The Aldrich Plan
"Finance and the tariff are reserved by Nelson Aldrich as falling within his sole purview and jurisdiction. Mr. Aldrich is endeavoring to devise, through the National Monetary Commission, a banking and currency law. A great many hundred thousand persons are firmly of the opinion that Mr. Aldrich sums up in his personality the greatest and most sinister menace to the popular welfare of the United States. Ernest Newman recently said, ‘What the South visits on the Negro in a political way, Aldrich would mete out to the mudsills of the North, if he could devise a safe and practical way to accomplish it.’"--Harper’s Weekly, May 7, 1910."
The participants in the Jekyll Island conference returned to New York to direct a nationwide propaganda campaign in favor of the "Aldrich Plan". Three of the leading universities, Princeton, Harvard, and the University of Chicago, were used as the rallying points for this propaganda, and national banks had to contribute to a fund of five million dollars to persuade the American public that this central bank plan should be enacted into law by Congress.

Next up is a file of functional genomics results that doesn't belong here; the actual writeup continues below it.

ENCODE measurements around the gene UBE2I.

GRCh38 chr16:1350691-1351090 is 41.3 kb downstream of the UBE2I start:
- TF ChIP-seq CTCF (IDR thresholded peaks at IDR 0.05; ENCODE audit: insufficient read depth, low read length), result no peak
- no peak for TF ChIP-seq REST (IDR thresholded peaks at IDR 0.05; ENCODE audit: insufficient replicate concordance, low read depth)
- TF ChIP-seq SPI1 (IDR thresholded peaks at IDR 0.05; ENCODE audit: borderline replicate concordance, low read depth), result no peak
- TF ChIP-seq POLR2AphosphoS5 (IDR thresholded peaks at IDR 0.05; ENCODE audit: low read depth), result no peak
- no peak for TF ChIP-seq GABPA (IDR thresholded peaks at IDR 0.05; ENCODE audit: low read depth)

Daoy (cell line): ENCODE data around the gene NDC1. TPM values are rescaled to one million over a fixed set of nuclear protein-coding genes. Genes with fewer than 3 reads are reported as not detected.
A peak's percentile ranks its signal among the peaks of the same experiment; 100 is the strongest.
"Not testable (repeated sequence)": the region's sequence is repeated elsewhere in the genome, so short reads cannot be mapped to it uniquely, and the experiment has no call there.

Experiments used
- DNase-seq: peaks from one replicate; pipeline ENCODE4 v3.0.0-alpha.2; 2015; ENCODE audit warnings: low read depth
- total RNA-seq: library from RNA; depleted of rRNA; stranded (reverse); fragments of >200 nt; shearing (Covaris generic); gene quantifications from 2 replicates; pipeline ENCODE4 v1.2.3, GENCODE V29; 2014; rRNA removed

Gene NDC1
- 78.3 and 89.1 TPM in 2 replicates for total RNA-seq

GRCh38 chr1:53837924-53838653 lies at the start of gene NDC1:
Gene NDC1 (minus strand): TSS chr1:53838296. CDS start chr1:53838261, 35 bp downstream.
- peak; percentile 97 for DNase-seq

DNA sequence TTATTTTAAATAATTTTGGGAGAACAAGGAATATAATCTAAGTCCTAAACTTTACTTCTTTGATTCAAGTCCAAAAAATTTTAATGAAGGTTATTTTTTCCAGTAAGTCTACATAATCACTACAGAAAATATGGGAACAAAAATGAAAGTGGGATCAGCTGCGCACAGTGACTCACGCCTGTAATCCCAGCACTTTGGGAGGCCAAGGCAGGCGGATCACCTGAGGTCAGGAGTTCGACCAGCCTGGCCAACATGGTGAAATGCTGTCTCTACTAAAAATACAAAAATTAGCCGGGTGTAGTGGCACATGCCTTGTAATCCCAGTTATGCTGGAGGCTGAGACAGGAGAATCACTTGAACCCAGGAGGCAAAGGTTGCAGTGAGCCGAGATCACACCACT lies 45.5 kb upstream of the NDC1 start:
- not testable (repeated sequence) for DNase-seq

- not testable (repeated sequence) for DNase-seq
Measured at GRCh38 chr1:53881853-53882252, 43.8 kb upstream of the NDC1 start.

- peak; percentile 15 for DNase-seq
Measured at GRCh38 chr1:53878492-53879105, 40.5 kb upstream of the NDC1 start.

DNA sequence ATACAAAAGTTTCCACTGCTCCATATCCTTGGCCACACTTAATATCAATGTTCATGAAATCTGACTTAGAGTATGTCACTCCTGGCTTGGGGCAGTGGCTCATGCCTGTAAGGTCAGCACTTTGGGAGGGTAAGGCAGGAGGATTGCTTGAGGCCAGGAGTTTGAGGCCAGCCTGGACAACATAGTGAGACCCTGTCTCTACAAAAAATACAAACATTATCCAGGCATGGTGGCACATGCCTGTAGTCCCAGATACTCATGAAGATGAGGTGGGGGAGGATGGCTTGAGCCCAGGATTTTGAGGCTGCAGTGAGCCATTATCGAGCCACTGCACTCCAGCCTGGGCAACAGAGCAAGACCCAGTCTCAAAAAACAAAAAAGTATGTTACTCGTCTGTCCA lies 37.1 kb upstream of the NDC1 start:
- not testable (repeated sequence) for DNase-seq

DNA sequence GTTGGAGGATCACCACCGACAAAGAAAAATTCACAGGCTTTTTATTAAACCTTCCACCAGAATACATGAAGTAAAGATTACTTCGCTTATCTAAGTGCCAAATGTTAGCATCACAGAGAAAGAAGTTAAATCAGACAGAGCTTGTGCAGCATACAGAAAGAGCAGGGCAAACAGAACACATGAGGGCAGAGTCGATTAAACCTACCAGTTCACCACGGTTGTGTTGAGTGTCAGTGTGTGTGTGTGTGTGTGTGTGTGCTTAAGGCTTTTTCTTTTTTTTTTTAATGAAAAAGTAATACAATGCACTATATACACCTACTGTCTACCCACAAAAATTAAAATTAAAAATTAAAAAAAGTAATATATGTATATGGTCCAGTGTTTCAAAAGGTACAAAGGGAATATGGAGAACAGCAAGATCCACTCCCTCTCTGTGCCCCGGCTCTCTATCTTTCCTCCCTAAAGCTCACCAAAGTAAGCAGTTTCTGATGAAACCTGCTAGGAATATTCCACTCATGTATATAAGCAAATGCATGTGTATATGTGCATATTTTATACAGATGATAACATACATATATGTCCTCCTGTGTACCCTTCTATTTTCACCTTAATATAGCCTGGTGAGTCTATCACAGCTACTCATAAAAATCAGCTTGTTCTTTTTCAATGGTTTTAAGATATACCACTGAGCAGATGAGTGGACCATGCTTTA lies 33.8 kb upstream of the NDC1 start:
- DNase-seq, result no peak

Woodrow Wilson, governor of New Jersey and former president of Princeton University, was enlisted as a spokesman for the Aldrich Plan. During the Panic of 1907, Wilson had declared, "All this trouble could be averted if we appointed a committee of six or seven public-spirited men like J.P. Morgan to handle the affairs of our country."
In his biography of Nelson Aldrich in 1930, Stephenson says: